Here's what I really want to stress to you guys: Training really needs to take place outside of "the heat of the moment." The heat of the moment is when your guests are walking through the door and your puppy's jumping all over them. It's when you accidentally drop a sandwich on the ground and your dog runs over to grab it. It's when you decide to go hiking with your dog who hasn't been on a leash in two years because he pulls so hard. It's basically any time when you realize that your dog either hasn't been trained how to do something, or training is failing at that moment for whatever reason.
What do you do in the "heat of the moment"?
First, honestly, usually, if you end up in a situation that your dog has not been trained for and doesn't know how to do, there's not much chance it will end with the dog doing what you want. There's no "magic" tone of voice you can use. There's no magic cookie or magic training tool. Here's what you do instead. (Let's take the leash pulling while you're trying to hike example, just to make things consistent and easy.)
1) Decide if you can remain in the environment, or if it would be better to just leave. If you don't want to struggle through a 5-mile hike with your dog pulling on-leash...don't. Just admit you made a judgement error in bringing him, and go on back home.
2) Look into any possible management tools you have available to you. "Management" is not the same as training -- but it's helpful in that at least you can get through your situation in the easiest way possible, and also that you aren't accidently rewarding behaviors you don't want. In our hiking example -- do you have a no-pull harness in the car? Is it legal and safe for the dog to be off-leash? Doubling the leash over the dogs chest can provide a calming and slowing effect for many dogs.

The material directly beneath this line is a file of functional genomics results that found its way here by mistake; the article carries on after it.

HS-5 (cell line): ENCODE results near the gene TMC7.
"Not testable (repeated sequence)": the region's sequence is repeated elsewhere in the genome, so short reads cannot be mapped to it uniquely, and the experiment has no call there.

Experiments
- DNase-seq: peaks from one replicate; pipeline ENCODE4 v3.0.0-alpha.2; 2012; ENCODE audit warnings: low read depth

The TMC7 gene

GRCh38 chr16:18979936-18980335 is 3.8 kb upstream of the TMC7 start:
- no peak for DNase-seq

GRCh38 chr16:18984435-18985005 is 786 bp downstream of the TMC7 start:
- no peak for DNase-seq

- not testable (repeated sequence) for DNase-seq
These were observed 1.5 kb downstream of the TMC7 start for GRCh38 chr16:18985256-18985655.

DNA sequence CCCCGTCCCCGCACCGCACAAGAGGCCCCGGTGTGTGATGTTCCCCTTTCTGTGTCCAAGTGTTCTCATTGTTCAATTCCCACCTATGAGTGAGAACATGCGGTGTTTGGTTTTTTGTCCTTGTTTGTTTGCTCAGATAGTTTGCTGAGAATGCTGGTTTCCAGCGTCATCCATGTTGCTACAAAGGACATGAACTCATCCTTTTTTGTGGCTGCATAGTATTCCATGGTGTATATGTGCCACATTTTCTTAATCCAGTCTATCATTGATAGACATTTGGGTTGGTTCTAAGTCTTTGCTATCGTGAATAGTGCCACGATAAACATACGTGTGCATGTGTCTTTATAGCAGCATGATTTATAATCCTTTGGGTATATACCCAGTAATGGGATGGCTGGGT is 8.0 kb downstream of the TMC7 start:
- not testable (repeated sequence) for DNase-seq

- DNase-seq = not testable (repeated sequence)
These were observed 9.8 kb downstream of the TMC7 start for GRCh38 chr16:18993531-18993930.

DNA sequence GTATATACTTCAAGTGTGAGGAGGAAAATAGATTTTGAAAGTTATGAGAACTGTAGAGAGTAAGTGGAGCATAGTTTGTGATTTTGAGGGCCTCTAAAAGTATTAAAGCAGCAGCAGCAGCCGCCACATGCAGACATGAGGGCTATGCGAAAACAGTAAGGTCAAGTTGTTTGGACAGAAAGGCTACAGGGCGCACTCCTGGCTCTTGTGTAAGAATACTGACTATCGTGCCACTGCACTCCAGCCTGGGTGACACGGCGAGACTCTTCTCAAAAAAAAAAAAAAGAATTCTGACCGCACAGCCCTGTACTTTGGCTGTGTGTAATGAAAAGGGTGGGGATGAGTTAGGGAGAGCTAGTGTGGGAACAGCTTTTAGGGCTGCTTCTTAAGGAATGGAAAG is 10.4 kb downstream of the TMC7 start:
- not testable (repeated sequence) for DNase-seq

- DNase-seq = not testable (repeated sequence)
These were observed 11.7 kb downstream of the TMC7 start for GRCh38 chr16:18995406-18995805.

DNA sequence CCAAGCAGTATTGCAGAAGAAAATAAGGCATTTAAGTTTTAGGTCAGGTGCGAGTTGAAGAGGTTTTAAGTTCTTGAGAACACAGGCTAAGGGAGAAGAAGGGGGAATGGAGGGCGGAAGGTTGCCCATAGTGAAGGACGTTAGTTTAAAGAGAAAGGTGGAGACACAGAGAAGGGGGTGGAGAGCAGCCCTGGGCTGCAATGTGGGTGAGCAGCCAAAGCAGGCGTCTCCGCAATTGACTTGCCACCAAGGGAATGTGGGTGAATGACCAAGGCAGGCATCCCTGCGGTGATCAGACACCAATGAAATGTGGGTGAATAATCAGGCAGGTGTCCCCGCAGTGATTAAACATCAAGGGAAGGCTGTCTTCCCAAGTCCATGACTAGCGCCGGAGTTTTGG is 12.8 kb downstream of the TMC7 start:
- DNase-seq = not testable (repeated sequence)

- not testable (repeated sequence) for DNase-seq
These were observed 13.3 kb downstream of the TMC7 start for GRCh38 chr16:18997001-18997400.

3) Is the situation so dire that heavy handling is called for? (The "Because I Said So"/ Personal Power techniques are only for worst-case scenarios and not for long-term use.) Heavy handling loses its power when used too often or in place of regular training, and can also disturb your relationship with your dog. In the hiking example, I would not use heavy handling to navigate my dog on a pleasure hike. But I would if two miles in my hiking buddy needed medical attention and I had to go for help. ("Hiking buddy in need of medical attention" is dire. "I drove all this way and bought a forest pass" is not dire.)
4) Do you have capacity and desire to make this into a training session, instead of whatever it was you were originally planning for? If you are able and willing to decide that today's hike was originally going to be a Training Myself for Mount Hood Summit hike, but instead you're going to switch it to Training Dog for Calm Polite Hiking hike, then you can do that. But only if you are truly able and truly willing (i.e., with no resentment) to shift your priorities and put your dog first.
5) This is the most important: MAKE A PLAN NOW on how you are going to address your dogs weaknesses and fix your situation. You can also ponder what exactly went wrong -- maybe, for example, all your leash-walking practice has taken place on sidewalks and that just didn't translate to natural environments. Maybe you never did enough wildlife distraction work or scent distraction work. Maybe your dog has always equated wild areas with total off-leash freedom and now he doesn't understand that he has to be on a leash.
What you *don't* want to do is:
1) Yell at or punish the dog; if he is having a training failure it's most likely that he's just not had adequate training. You can figure this out. Next time will be better.
2) Let the dog continue the unwanted behavior. This is just making the problem worse, and will long-term be even harder to fix!